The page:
|Melchtal, his father||bass||Bonel|
|Gesler, the Austrian Governor of the cantons of Uri and Schwyz||bass||Alexandre Prévost|
|Walter Furst||bass||Nicolas Levasseur|
|Ruodi, a fisherman||tenor||Alexis Dupont|
|Leuthold, a shepherd||bass||Ferdinand Prévôt|
|Rodolphe, Captain of Gesler's guard||tenor||Jean-Étienne-Auguste Massol|
|A hunter||baritone||Beltrame Pouilley|
|Peasants, shepherds, knights, pages, ladies, soldiers, bridal couples|
The instrumentation is:
It is the day of the Shepherd Festival, in May, near Lake Lucerne. The action opens on an idyllic scene, with the local peasants busily preparing chalets for three newly wedded couples, singing as they work (Quel jour serein le ciel présage – "What a serene day the sky foretells"). The fisherman, Ruodi, sings a gentle love song from his boat (to orchestral accompaniment from the harps and flutes). William Tell stands apart from the general merriment, however: he is consumed with ennui at Switzerland's continued oppression (Il chante, et l'Helvétie pleure sa liberté – "He sings, and Helvetia mourns her liberty"). His wife and son add their own interpretation of Ruodi's song, presaging the coming nautical dramas.
The activities are interrupted by the ranz des vaches resounding from the hills (often performed by off-stage horns, and echoing in its theme the ranz de vaches in the opera's overture). The horns also signal the arrival of Melchthal, a respected elder of the canton. He is persuaded by Hedwige to bless the couples at the celebration. However, his son Arnold, though of marriageable age, is not participating and is evidently uncomfortable. The entire on-stage cast sings in celebration (Célebrons tous en ce beau jour, le travail, l'hymen et l'amour – "Let all celebrate, on this glorious day, work, marriage and love"). Tell invites Melchthal into his chalet; before they move off, Melchthal chides his son for his failure to marry.
His father's rebuke provokes an outpouring of despair from Arnold: in his recitative we learn of his previous service in the forces of the Austrian rulers, his rescue of Mathilde from an avalanche, and the conflict between his love for her and his shame at serving the "perfidious power". Horn fanfares herald the approach of Gesler, the Austrian governor, whom the Swiss detest, and his entourage. Arnold moves off to greet their arrival, as Mathilde will accompany them, but is stopped by Tell. Inquiring as to where Arnold is going, Tell persuades him to consider joining the planned rebellion against the governor. The expressive duet in which this takes place again shows the tension Arnold feels between his love for Mathilde and the "fatherland" (Ah! Mathilde, idole de mon âme!...Ô ma patrie, mon cœur te sacrifie... – "Ah, Mathilde, idol of my soul...O my fatherland, my heart sacrifices to you..."). By the end of the exchange, Arnold is prepared to confront Gesler the moment he arrives; Tell persuades him to at least let the festival pass in peace, but knows he has gained a convert to the cause of freedom.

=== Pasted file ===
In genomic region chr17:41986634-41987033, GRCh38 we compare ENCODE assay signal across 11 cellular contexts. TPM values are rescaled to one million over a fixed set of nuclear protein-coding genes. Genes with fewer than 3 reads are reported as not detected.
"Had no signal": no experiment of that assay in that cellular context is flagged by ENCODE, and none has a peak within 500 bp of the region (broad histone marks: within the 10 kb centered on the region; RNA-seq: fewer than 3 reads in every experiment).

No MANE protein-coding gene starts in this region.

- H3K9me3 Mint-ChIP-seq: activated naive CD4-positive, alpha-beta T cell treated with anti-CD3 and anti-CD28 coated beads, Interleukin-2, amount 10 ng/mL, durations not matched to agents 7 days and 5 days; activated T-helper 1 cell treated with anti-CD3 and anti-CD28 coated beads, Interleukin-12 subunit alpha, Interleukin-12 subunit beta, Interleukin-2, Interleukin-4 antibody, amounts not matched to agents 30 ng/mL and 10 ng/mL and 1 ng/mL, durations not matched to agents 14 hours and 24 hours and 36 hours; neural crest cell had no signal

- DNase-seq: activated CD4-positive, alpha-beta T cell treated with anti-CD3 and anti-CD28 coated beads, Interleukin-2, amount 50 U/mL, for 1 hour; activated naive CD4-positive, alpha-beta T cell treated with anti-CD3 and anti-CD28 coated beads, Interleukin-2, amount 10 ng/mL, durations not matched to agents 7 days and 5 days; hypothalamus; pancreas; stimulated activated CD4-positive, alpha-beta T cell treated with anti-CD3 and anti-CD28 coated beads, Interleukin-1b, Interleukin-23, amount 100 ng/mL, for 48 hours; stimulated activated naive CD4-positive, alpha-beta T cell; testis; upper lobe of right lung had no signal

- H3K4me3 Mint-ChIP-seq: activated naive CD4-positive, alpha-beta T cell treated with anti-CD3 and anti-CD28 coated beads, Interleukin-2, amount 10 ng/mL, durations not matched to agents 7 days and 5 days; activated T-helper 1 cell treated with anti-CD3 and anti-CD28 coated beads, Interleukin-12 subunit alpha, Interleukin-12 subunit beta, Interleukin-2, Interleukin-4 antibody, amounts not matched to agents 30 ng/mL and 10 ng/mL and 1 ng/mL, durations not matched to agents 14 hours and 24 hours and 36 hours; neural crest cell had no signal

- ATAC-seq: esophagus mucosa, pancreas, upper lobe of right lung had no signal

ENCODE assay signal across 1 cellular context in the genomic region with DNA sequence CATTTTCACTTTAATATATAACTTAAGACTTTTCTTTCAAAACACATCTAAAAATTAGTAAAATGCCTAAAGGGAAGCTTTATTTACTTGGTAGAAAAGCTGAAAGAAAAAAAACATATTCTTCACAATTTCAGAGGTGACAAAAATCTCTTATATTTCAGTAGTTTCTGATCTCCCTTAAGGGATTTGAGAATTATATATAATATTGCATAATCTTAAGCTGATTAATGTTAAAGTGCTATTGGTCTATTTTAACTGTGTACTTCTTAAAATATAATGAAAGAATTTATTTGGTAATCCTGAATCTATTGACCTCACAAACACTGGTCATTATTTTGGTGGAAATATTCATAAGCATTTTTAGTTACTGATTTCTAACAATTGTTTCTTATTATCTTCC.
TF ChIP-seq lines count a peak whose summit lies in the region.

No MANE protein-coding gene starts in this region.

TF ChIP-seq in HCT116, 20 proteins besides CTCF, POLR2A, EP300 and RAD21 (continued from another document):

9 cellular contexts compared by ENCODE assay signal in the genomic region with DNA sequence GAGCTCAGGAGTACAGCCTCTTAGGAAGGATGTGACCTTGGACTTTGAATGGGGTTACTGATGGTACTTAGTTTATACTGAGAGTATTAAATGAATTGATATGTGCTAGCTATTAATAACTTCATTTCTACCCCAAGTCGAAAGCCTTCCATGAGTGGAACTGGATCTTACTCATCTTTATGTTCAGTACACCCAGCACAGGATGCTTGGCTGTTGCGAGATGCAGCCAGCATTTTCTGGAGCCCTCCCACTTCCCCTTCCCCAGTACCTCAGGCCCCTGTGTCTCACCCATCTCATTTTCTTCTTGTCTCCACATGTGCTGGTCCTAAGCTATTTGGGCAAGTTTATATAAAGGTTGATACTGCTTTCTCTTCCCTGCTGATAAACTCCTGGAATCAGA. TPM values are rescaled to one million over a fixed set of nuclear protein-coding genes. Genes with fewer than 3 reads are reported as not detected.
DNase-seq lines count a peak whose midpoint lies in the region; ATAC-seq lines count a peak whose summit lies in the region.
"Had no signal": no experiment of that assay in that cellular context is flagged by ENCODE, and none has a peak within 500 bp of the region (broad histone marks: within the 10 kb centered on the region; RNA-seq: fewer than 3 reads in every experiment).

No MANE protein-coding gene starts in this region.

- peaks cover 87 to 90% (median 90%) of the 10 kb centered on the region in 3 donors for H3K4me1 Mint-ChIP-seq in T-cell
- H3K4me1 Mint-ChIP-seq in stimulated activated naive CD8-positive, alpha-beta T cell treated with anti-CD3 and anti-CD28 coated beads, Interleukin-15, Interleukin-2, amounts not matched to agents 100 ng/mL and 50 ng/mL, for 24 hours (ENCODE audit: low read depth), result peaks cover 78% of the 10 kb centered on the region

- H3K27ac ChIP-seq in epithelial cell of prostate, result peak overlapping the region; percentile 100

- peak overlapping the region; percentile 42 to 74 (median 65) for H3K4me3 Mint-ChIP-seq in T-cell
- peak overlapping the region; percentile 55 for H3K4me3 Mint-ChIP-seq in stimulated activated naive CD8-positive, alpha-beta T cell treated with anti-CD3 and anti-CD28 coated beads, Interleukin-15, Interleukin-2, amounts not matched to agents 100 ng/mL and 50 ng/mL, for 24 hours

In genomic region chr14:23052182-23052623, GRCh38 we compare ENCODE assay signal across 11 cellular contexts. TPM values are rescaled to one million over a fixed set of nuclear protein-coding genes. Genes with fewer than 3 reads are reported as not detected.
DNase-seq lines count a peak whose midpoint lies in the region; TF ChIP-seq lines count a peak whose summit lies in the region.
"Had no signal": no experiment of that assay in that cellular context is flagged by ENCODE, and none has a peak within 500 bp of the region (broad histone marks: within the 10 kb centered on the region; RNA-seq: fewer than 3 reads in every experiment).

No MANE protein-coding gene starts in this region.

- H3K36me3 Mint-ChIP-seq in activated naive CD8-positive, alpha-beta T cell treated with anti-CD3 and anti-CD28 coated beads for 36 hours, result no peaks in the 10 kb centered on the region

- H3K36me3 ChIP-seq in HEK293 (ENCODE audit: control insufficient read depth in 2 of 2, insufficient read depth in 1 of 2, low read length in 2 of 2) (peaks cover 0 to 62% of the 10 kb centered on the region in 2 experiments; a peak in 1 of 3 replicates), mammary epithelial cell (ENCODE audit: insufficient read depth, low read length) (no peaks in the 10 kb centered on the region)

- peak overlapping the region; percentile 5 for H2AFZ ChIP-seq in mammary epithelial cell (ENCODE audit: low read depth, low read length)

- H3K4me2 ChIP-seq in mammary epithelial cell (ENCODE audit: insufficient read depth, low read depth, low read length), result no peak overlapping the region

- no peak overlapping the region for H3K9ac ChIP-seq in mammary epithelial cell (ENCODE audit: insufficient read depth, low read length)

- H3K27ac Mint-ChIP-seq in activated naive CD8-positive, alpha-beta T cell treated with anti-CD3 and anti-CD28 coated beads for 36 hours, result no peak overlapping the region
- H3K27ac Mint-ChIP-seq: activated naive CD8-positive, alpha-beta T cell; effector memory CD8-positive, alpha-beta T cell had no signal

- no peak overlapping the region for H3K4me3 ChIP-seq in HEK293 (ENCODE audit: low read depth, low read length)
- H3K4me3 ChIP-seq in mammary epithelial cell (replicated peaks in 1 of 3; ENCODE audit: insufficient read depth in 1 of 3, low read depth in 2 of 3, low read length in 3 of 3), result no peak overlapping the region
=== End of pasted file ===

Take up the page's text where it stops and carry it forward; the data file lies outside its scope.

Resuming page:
The villagers then reassemble, and Melchthal blesses the couples. The blessing is followed by singing, dancing and an archery contest that Tell's young son Jemmy wins with his first shot – a result of his "paternal heritage". It is Jemmy who notices the hurried approach of the pale, trembling and wounded shepherd, Leuthold, who killed one of Gesler's soldiers to defend his daughter and is fleeing the governor's forces. He seeks to escape to the opposite shore, but the cowardly Ruodi refuses to take him in his boat, fearing that the current and the rocks make approaching the opposite bank impossible. Tell returns from searching for the departed Arnold just in time: even as the soldiers approach, calling for Leuthold's blood, Tell takes Leuthold into the boat and out onto the water. Gesler’s guards arrive, led by Rodolphe, who is further incensed by the villagers' prayers and their evident joy at the escape. Melchthal urges the villagers not to tell Rodolphe who it was who aided Leuthold, and is taken prisoner by the guards. As Rodolphe and the soldiers promise retribution (Que du ravage, que du pillage sur ce rivage pèse l'horreur!), Tell's family and friends take comfort in Tell's skills as an archer, which will surely save them.
On the heights of Rütli, overlooking the Lake and the Cantons